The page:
“Corpus Christi is certainly where the incremental barrels want to go as we have deep water, availability of land for development and plenty of capacity to absorb the forecasted U.S. energy production growth in oil and gas. Corpus Christi is open for business,” said Charlie Zahn, the chairman of the Port of Corpus Christi Commission.
The Port of Corpus Christi Authority announced it has entered into an agreement with The Carlyle Group to work exclusively to develop a world-class crude oil export terminal on Harbor Island, connecting growing crude oil production in the United States with global markets. The Terminal would be the first onshore location in the United States capable of providing export service to fully-laden very large crude carriers (VLCCs) and would further the Port's position as the preeminent global crude oil export hub.
VLCC access at the Port of Corpus Christi will open the global markets for United States' oil producers, pipelines, its supply chains and customers. The result could produce up to a $50 billion annual reduction to the national trade deficit. Importantly, the city of Corpus Christi would benefit from the thousands of direct and indirect jobs as well as billions in incremental economic activity.
Under the terms of the agreement, the Port will work exclusively with Carlyle to bring together world-class oil producers, marketers, pipeline operators and marine terminal operators to ensure a significant portion of the new oil production in Texas will have a reliable gateway to international markets. As part of the agreement, Carlyle agreed to lead the construction and ongoing operations of the terminal on an exclusive basis. Carlyle also agreed that it would arrange for a private funding solution for a dredging project to bring fully-laden VLCCs to Harbor Island (at least a 75-ft. main channel depth).
Construction of the terminal would require no capital outlay from local taxpayers. Under the terms of the agreement, the Port will realize significant regular rental payments, volume-based tariff income, land grants and other proceeds that will help the Port fund other aspects of its operations. The terminal is expected to be operational in late 2020. Carlyle's equity for this investment will come from its Global Infrastructure Fund.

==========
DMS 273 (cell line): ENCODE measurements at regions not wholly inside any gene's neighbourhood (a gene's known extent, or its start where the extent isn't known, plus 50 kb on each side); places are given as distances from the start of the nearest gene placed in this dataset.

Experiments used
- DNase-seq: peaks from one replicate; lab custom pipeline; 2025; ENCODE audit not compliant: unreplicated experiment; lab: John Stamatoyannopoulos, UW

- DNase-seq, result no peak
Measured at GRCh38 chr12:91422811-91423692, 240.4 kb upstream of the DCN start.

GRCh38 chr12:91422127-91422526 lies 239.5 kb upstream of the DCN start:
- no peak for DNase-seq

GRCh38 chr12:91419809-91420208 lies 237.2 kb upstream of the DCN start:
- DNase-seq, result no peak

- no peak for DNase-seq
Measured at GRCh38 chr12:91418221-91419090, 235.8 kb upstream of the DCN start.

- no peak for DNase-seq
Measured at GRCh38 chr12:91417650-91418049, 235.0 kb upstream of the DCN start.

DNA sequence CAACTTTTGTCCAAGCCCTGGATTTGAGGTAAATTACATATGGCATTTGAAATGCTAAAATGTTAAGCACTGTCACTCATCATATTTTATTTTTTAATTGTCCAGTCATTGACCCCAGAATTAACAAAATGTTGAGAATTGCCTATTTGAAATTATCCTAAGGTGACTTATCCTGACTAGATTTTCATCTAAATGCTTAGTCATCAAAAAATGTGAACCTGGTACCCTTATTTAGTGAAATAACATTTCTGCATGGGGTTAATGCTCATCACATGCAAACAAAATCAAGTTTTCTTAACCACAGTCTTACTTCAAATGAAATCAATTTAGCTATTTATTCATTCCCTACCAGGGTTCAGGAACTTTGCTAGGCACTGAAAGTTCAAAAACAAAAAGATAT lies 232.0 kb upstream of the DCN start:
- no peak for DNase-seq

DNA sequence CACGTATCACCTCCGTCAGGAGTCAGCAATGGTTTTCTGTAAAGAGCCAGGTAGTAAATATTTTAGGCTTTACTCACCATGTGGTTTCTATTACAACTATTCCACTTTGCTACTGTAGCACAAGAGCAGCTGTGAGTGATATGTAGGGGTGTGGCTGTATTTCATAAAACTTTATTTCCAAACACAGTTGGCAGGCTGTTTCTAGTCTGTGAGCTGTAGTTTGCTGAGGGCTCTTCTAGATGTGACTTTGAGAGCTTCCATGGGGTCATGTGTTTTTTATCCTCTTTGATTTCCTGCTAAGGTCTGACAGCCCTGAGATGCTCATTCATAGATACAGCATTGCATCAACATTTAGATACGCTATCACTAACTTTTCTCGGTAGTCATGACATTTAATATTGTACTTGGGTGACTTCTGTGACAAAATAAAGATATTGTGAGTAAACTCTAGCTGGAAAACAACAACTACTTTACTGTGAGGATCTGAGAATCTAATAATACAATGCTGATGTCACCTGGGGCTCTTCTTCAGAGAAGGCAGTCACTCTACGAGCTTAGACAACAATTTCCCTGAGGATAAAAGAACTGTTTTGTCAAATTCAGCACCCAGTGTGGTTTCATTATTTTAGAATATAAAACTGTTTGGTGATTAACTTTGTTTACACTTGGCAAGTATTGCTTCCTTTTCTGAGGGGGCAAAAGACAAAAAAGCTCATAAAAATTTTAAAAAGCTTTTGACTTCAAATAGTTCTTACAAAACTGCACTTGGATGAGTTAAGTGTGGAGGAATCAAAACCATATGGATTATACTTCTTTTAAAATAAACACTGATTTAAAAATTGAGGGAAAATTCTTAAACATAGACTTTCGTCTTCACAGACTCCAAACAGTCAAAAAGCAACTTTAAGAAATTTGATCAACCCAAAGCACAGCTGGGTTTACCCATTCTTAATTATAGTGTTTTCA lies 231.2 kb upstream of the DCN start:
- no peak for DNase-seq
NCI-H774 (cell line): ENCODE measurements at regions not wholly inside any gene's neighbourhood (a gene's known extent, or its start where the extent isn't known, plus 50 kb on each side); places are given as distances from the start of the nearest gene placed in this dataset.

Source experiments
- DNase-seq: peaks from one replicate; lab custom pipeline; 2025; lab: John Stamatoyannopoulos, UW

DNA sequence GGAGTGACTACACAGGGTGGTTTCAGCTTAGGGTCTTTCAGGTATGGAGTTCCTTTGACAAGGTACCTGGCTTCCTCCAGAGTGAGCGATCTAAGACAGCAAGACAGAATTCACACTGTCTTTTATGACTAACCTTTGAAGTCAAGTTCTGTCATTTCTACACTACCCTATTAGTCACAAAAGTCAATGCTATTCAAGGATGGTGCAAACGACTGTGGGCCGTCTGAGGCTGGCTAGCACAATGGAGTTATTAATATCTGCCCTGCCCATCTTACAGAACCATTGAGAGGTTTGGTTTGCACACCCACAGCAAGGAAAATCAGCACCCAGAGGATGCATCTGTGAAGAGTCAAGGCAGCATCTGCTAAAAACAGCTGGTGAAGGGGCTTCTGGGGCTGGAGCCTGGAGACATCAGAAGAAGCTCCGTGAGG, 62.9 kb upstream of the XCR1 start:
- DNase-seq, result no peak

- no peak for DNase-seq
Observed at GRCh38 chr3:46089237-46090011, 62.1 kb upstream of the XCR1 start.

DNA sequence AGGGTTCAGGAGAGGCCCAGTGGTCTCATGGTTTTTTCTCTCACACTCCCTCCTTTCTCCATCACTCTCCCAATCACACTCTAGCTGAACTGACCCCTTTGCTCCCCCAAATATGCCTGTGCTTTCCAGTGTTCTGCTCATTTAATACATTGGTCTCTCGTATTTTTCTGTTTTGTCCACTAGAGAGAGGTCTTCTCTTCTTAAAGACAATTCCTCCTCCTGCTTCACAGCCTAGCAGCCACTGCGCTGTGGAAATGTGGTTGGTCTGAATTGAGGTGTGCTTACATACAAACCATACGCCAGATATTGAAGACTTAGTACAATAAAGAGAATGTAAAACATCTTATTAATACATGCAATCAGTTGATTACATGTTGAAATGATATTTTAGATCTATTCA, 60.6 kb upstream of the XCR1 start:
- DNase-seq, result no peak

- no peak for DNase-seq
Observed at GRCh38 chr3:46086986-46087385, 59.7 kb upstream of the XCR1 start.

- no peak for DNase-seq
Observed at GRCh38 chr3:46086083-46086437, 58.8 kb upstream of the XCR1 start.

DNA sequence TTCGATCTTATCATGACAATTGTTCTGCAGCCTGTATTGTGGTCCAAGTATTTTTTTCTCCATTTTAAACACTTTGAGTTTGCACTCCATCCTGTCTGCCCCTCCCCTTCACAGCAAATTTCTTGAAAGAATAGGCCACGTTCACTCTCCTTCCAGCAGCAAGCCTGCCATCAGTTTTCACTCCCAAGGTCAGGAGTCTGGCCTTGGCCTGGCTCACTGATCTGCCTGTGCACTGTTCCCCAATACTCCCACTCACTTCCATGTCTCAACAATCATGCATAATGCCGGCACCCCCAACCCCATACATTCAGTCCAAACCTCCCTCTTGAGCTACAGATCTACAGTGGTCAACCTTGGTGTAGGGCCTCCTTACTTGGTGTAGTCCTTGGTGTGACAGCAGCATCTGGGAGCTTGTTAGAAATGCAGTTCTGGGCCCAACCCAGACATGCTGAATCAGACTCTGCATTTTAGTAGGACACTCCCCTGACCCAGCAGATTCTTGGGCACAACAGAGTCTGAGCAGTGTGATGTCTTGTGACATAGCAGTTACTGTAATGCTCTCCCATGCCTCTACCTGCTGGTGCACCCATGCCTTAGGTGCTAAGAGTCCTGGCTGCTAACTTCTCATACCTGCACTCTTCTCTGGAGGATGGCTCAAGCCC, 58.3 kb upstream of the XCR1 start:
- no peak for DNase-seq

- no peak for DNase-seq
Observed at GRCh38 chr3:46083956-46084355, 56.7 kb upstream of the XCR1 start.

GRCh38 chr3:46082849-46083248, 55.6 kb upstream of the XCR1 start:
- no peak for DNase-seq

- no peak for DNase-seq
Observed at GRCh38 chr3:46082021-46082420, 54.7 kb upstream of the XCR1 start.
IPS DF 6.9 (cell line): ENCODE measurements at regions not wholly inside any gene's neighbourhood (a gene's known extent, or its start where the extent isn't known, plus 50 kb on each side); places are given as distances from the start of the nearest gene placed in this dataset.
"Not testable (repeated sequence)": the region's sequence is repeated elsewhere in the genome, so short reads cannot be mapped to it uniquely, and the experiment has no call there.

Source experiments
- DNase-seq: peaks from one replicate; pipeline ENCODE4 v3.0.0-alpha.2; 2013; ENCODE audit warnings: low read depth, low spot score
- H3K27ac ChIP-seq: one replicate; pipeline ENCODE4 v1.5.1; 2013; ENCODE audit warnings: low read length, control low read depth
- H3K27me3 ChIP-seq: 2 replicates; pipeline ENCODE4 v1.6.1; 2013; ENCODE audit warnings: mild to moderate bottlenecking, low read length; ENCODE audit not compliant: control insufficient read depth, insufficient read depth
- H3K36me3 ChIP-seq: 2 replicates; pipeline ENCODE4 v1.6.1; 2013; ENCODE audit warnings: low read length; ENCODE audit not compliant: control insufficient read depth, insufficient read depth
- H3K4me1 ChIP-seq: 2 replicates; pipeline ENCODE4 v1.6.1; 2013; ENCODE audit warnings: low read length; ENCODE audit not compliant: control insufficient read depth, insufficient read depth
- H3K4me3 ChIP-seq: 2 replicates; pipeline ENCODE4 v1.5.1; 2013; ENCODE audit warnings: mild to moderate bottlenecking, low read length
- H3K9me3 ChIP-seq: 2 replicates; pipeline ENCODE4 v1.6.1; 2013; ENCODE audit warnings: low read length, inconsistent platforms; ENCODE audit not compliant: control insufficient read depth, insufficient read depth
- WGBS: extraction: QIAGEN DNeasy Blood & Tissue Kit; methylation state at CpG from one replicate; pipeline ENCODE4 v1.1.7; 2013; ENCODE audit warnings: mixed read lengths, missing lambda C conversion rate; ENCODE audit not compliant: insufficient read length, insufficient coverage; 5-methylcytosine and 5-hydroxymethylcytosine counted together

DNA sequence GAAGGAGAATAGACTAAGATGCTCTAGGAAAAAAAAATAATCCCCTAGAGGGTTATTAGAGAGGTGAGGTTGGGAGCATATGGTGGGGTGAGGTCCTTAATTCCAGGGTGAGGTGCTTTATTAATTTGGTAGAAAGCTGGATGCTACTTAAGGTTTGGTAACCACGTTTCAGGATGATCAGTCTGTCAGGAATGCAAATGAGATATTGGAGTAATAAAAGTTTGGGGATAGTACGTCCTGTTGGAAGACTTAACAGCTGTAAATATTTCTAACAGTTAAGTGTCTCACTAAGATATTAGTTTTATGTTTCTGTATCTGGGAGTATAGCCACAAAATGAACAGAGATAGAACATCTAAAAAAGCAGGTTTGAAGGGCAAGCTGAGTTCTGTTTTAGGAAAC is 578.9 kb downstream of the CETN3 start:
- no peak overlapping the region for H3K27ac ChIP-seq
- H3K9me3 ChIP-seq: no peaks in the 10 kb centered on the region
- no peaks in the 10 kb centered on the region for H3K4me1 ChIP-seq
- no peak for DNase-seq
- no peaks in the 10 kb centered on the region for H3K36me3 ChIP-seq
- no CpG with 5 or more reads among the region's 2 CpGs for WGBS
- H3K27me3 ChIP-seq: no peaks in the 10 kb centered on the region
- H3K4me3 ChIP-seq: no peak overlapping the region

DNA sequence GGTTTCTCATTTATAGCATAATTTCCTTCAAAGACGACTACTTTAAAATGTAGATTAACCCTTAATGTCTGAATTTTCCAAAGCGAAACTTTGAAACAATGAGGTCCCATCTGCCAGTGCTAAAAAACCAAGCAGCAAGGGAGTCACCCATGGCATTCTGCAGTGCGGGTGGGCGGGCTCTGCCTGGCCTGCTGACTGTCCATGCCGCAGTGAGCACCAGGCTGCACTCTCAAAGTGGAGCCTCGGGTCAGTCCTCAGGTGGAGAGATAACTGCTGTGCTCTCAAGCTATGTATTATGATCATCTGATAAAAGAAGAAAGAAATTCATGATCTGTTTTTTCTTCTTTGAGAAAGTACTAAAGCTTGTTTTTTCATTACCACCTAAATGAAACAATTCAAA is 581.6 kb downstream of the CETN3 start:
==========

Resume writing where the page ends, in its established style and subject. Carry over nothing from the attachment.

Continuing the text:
The terminal would include the development of at least two loading docks on Harbor Island as well as crude oil tank storage inland across Redfish Bay on land secured by Carlyle, enhancing operational flexibility while reducing the facility's footprint on Harbor Island itself.
The project is subject to agreement on definitive documentation between the parties, satisfactory completion of due diligence and final approval from Carlyle's investment committee.
"A project of this magnitude further underscores the vital role the Port of Corpus Christi plays in the global energy markets and as an important economic generator for the great state of Texas," said Sean Strawbridge, chief executive officer of Port of Corpus Christi. "In partnering with such an experienced and well-capitalized firm as The Carlyle Group, the market should take notice and have a high degree of confidence of this project's success."
"Corpus Christi is certainly where the incremental barrels want to go as we have deep water, availability of land for development and plenty of capacity to absorb the forecasted U.S. energy production growth in oil and gas. Corpus Christi is open for business," said Charlie Zahn, the chairman of the Port of Corpus Christi Commission.
Ferris Hussein, managing director of Carlyle's Global Infrastructure team, said: "Carlyle appreciates the steadfast, prescient leadership provided by the Port of Corpus Christi Authority in advancing this project. Providing VLCC access at the Port is of critical importance to the United States, and we will collaborate with all stakeholders to ensure such service is provided."
For more information, visit portcorpuschristi.com and carlyle.com.